Keep watching this blog for more updates and information about the authors who’ve lent their talents to Writing Out Child Abuse, and keep your eyes open for the WOCA monthly newsletter, coming soon!

Until next time,


J.S. Wayne

Applause For E-Book Eros


Although we as Americans enjoy certain basic protections under the law, this chilling question strikes right at the heart of where the line between free speech and criminal behavior is drawn. Rather than pulling this offensive work off their shelves immediately and thereby appointing themselves arbiters of taste and morality, E-book Eros instead put the question to the readers as to whether or not books such as this are “acceptable” fare. For which they should be applauded; how many banned books exist that have achieved such status on FAR less merit than the work in question?

While, as publishing industry professionals in our own right, we support the First Amendment right to free speech, we also balance that right with the belief that certain subjects simply are not okay to portray in anything approaching a positive manner.

And a book that purports to give advice on how to be a better pedophile certainly falls firmly into the latter category.

So let E-book Eros know that although we support the First Amendment rights of authors and have no issue with sex-positive works, there are some taboos that should stay that way. One voice can be heard, and we, as a voice for those who have none, can and should speak out against guides which seem to suggest it’s in any way acceptable behavior to victimize our children.

Writing Out Child Abuse
August 22, 2011, 4:09 am
Filed under: Uncategorized | Tags: , , , , , , , , , ,

The first thing you should know is, I’m not an organizer. I’m a heavy lifter, a workhorse, and an idea kind of person. Funny how things change.

This whole concept started when I read a couple of truly horrifying child abuse stories in the forum of one of the critique groups I belong to. I stared at the stories in open-mouthed shock.

Then the anger started.

Not the “I need to punch a wall and get it out of my system” kind of anger. This wasn’t even the “I need to go out in the desert with a firearm and go target shooting until I feel better” kind of anger. This was something colder and darker. Something deeper. And something that I knew could never be exorcised.

The second thing you should know is: I myself am a survivor of child sexual abuse.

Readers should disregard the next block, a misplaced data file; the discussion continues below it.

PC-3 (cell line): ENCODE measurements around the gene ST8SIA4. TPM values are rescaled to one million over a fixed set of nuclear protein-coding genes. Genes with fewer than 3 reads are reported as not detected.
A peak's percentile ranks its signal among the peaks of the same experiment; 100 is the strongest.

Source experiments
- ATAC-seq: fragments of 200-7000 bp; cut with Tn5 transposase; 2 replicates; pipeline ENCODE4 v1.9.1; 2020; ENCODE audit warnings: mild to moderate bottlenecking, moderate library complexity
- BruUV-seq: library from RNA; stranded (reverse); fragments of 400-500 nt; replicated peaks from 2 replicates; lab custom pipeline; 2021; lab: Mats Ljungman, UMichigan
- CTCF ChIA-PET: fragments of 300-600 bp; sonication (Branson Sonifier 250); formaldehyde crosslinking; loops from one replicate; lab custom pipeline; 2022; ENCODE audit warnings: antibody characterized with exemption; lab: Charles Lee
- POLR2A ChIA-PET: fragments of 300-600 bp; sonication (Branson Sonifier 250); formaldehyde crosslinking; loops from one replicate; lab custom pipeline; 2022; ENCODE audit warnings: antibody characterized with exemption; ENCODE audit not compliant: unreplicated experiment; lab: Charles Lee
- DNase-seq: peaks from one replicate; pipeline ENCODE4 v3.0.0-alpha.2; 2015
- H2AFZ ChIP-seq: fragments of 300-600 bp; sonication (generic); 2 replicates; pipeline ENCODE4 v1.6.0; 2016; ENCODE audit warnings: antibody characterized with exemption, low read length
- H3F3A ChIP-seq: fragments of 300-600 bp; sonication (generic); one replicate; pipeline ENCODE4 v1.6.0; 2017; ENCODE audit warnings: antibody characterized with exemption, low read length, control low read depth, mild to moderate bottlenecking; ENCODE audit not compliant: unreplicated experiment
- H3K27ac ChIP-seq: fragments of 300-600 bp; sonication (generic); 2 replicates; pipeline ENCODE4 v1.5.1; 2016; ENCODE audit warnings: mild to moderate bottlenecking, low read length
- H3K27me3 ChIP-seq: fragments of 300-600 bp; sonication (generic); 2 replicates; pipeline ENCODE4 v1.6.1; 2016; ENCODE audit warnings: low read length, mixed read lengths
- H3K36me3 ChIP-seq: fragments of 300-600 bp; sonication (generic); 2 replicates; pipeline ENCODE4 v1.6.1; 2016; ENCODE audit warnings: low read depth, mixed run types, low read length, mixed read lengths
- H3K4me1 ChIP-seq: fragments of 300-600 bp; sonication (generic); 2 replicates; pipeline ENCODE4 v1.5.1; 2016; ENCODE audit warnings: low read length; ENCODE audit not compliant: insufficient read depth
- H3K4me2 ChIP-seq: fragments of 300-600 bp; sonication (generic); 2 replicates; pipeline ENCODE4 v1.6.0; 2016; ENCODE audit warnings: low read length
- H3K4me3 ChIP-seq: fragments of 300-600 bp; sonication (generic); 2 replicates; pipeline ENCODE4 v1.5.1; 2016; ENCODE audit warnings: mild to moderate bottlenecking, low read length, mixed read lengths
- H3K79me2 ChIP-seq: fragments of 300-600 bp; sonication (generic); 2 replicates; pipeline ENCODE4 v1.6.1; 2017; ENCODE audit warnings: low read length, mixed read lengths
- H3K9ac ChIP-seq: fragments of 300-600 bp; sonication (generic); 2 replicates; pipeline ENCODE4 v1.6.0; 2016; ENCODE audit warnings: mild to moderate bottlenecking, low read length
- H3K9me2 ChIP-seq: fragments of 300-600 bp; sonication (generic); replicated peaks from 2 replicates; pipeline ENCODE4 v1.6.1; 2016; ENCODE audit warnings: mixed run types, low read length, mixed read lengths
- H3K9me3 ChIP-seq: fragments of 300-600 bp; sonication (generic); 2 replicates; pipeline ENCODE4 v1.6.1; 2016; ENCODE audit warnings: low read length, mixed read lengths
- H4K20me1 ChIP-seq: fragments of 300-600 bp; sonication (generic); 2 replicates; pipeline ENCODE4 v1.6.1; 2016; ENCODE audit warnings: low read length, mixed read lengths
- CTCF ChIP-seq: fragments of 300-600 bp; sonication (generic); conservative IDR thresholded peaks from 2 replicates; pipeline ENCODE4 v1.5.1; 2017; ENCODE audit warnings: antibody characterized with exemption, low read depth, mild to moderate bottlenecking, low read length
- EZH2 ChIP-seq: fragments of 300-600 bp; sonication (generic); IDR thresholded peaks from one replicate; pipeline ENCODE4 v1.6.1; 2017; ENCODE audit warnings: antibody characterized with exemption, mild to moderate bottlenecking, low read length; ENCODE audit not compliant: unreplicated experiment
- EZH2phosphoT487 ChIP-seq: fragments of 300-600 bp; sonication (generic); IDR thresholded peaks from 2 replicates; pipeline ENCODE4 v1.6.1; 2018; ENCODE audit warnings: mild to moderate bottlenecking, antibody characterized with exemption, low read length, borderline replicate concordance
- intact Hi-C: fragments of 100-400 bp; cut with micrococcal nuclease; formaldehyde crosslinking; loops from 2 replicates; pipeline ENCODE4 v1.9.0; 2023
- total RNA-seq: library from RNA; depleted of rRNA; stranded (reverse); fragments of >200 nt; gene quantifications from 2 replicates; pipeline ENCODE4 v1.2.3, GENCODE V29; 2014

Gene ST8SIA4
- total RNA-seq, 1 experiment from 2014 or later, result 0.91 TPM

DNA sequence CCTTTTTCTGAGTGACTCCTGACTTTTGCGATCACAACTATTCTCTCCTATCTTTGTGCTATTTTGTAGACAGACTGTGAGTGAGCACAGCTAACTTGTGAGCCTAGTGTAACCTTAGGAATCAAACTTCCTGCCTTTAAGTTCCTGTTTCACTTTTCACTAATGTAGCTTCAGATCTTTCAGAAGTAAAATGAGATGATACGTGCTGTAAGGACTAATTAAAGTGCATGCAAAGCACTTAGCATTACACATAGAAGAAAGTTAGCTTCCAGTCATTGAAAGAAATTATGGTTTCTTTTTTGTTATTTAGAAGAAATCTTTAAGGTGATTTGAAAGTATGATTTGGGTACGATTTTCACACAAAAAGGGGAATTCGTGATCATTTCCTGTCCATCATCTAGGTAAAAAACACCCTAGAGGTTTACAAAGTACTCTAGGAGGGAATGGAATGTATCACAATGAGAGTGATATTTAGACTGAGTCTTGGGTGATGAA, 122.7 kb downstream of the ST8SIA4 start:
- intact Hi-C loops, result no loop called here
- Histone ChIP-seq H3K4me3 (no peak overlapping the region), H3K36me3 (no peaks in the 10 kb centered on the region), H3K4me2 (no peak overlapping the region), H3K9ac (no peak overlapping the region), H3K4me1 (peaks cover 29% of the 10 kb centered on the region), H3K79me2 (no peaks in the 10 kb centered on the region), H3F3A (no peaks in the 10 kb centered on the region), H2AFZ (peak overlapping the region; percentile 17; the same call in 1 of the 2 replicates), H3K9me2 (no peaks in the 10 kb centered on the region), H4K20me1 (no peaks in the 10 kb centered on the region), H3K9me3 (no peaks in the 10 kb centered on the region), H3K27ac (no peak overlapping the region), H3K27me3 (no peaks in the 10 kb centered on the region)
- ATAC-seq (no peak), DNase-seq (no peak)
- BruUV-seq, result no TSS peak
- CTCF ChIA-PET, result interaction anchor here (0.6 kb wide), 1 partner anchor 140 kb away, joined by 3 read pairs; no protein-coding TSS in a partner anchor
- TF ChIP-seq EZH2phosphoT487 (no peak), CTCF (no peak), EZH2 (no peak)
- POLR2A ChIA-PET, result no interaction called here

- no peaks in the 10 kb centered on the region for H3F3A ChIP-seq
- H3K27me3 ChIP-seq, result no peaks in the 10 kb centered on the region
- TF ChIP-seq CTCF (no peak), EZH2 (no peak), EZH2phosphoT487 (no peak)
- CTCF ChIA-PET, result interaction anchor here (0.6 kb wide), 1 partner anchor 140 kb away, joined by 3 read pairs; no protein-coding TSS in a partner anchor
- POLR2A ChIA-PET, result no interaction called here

There. I said it.

The abuse I suffered wasn’t at the hands of a family member or loved one. My family didn’t have any idea until I finally acknowledged what had happened, years after the fact. Years of hiding what had befallen me, of shame that somehow I had done something wrong, and of behaving in ways that left my family absolutely confounded, because they simply didn’t have the right information to understand what was inside me, trying to claw its way into the light.

When they found out, they spent a lot of time in recrimination. The signs were so clear in retrospect, and they just never quite put the pieces together. No matter how I assured them it wasn’t their fault, and that they couldn’t have known about what happened because I didn’t tell them, it made no difference. Parents being parents, I suppose. But nevertheless, my abuser set into motion something that had immediate and far-reaching effects for my family and the ripples in my life from what happened are still with me to this day.

To this day, I struggle with depression. My expressions of anger are occasionally more appropriate to a three-year-old (the age at which it happened, if you’re curious) than to a thirty-three-year-old man. There is still a feeling of shame, no matter how irrational it may be.

It also gave me a unique perspective on, appreciation for, and empathy for victims of child abuse. And a very harsh and unforgiving outlook on their abusers.

But for years, I didn’t have any clear idea of what to do to help others who’d been through what I have, beyond “something.”

That changed yesterday. I asked one question in the forum. When I had my answer, I got to work.

And this is the result: A collaboration between publishers, agents, and authors to help kids in situations like my own . . . and even worse. Kids who are in constant physical, mental, and emotional jeopardy and turmoil because of something that wasn’t their fault.

It’s in its infancy, but the overwhelming response in ONE DAY tells me that there are good people out there who want to make a difference. So I, and the other authors that have been contacted to assist with this undertaking, will keep on.

We’re going to tell our stories. The ones that really happened to us.

We’re also going to do what we do best. We’re going to write. We’re going to craft quality stories in our chosen genres, publish them, and donate the proceeds from our stories, novels, and novellas dedicated to this cause to charities whose only goal is to help children touched by these horrors. And, God willing, give these children hope.

Someone’s got to take the first step, though. And today, here, and now, that someone is me.

I’m J.S. Wayne.

Will you join us?